Burnham continues: “Adaptive Damping works by electronic sensors monitoring the movement of the body and wheels and only increasing damping when required. We believe Adaptive Damping, as part of ProActive Chassis Control, is the best system for a driver to set the car to his or her preferred driving modes. Its speed of response is particularly effective.”

The fundamental principle behind ProActive Chassis Control is simple physics: dampers featuring an hydraulic system of high and low pressure valves interconnected left to right, front to back. When high pressure meets high pressure under roll conditions, stiffness results; when high pressure meets low under heave and warp, there is more ‘give’ and comfort prevails. 

Vehicle Lift

New for 2013 is the optional Vehicle Lift. The system, which is integrated into the ProActive Chassis Control, allows the 12C to be raised front and rear for improved ground clearance. This technology permits the vehicle to be raised by up to 40mm at the front and 25mm at the rear, and may remain in position at up to 37mph (60kph). If the 12C exceeds this speed the system will automatically reset to the lowered position.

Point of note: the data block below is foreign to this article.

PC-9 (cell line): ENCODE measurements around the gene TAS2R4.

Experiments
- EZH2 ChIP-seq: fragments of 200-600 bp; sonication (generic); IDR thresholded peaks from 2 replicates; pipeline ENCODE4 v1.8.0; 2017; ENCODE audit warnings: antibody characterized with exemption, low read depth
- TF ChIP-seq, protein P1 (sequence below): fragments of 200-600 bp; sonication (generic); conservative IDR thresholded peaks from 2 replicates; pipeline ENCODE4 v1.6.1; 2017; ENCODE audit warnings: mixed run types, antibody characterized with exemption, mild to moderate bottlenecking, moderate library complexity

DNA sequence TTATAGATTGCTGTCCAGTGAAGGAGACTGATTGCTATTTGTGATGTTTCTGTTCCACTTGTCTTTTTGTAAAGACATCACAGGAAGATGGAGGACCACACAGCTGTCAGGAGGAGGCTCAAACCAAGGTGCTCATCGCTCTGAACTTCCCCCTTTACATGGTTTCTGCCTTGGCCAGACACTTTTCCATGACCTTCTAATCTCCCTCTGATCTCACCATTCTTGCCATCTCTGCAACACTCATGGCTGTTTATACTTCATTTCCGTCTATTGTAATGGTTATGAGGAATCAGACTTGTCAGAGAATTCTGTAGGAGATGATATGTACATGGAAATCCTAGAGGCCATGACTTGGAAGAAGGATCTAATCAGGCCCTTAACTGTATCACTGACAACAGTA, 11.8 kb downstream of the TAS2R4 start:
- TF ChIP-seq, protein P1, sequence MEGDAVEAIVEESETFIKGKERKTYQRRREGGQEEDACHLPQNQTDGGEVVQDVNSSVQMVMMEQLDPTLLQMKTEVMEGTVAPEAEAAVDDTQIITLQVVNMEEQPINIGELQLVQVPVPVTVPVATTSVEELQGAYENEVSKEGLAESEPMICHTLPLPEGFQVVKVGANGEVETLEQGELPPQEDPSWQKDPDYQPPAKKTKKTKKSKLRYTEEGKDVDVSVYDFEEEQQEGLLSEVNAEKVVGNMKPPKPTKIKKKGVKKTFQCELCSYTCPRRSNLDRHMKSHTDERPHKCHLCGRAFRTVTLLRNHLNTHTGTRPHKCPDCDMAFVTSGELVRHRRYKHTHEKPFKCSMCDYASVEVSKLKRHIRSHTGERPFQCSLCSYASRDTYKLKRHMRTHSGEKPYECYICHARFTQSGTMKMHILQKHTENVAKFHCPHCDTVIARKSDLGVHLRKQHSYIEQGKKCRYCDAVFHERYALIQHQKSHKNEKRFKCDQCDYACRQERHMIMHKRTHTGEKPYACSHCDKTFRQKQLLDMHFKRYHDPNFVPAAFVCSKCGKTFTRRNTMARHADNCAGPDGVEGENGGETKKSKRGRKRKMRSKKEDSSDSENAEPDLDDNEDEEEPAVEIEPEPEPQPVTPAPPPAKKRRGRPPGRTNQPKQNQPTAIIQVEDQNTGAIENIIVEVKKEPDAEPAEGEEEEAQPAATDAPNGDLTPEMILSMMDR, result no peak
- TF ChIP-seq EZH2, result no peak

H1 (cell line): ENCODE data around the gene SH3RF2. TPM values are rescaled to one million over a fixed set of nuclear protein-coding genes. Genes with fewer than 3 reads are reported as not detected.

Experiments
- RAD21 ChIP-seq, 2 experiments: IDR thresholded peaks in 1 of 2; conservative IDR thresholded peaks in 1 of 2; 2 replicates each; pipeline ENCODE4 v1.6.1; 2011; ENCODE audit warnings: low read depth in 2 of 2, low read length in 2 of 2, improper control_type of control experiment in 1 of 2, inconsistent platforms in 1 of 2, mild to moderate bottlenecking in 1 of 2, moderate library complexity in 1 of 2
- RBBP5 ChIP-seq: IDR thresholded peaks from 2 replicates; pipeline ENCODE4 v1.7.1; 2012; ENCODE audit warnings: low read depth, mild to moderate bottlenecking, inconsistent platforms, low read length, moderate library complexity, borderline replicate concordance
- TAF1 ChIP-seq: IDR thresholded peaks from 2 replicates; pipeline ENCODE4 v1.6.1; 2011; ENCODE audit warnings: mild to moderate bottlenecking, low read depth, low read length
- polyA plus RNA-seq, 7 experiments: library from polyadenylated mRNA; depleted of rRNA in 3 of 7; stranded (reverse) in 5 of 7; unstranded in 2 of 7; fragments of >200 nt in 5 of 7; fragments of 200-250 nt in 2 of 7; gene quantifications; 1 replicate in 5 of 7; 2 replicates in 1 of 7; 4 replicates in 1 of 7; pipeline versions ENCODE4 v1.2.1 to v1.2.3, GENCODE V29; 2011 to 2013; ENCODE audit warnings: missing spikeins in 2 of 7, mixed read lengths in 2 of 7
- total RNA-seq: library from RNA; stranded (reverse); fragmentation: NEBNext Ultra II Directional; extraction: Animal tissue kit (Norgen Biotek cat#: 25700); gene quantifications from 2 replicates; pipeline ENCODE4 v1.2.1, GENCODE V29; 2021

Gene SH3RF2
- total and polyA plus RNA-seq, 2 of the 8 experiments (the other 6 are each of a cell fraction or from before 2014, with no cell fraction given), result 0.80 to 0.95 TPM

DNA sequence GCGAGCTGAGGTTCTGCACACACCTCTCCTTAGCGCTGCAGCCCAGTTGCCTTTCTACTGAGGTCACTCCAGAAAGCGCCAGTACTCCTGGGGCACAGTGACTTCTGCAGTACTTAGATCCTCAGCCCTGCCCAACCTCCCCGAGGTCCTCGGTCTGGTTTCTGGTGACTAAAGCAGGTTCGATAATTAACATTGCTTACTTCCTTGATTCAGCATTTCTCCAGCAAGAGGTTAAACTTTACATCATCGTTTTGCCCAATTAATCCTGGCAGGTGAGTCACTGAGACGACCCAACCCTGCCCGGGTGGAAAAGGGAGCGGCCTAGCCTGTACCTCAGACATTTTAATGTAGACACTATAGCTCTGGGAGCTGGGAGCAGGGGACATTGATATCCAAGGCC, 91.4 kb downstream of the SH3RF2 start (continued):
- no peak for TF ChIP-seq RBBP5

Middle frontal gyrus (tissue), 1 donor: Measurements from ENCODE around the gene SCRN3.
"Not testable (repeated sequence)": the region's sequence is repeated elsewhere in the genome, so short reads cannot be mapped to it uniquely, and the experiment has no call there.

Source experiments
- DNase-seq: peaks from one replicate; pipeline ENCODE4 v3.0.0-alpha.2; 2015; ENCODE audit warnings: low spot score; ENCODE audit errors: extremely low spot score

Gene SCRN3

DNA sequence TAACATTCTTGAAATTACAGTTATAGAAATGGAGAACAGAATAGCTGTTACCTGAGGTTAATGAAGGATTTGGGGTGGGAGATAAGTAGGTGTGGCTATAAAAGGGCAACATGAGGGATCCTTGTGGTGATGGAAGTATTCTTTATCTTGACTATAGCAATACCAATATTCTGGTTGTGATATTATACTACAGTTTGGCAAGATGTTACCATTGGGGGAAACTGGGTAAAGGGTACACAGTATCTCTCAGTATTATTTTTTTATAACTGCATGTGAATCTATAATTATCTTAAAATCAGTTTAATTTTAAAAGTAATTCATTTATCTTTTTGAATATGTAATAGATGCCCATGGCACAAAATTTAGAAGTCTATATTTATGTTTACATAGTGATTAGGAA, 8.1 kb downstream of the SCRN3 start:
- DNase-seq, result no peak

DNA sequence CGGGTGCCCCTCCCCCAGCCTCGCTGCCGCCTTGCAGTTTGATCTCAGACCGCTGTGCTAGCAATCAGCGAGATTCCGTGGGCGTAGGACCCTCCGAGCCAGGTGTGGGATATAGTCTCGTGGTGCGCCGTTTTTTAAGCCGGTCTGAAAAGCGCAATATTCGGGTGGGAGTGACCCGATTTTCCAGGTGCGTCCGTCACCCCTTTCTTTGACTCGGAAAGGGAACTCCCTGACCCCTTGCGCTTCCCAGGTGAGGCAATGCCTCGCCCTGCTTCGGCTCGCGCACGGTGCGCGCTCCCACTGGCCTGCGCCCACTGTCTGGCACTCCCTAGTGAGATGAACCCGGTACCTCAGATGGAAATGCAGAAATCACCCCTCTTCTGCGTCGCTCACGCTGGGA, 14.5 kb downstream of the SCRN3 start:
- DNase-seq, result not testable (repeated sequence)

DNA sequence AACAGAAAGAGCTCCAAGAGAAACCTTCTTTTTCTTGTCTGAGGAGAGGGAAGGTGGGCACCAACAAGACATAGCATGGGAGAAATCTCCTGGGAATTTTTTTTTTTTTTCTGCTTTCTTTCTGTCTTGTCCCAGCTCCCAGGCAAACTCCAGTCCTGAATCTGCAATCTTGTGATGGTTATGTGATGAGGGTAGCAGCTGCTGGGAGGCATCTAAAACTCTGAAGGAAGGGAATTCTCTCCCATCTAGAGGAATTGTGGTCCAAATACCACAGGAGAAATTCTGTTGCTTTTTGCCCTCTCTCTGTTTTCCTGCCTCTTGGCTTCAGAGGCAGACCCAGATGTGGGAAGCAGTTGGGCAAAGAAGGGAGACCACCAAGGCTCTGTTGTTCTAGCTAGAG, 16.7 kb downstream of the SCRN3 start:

Brake Steer

Brake Steer is a variation on McLaren’s electronic driver aid used successfully in Formula 1 on the 1997 McLaren MP4-12. It was subsequently banned, indicating its clear performance advantage, but has been developed for the 12C as the control system to aid cornering by bringing the vehicle’s nose into the apex.

The system uses the same hardware as the 12C’s Electronic Stability Control (ESC) system, preventing wheel spin, reducing understeer and significantly boosting track times.

The system applies braking forces to the inside rear wheel when the car is entering a corner too quickly to make the desired radius – supporting either a driver who has misjudged the corner or a skilled driver seeking the fastest possible entry and exit from a corner. It supports later braking into corners, and earlier power delivery on exit.

The ESC system fitted to the 12C is managed electronically by the driver-operated Active Dynamics Panel settings. The 12C provides ample grip and safety in ‘Winter’ or ‘Normal’ modes, yet ESC offers increased slip in ‘Sport’ or ‘Track’ modes. ESC can be switched off.

Unique Airbrake provides active aerodynamics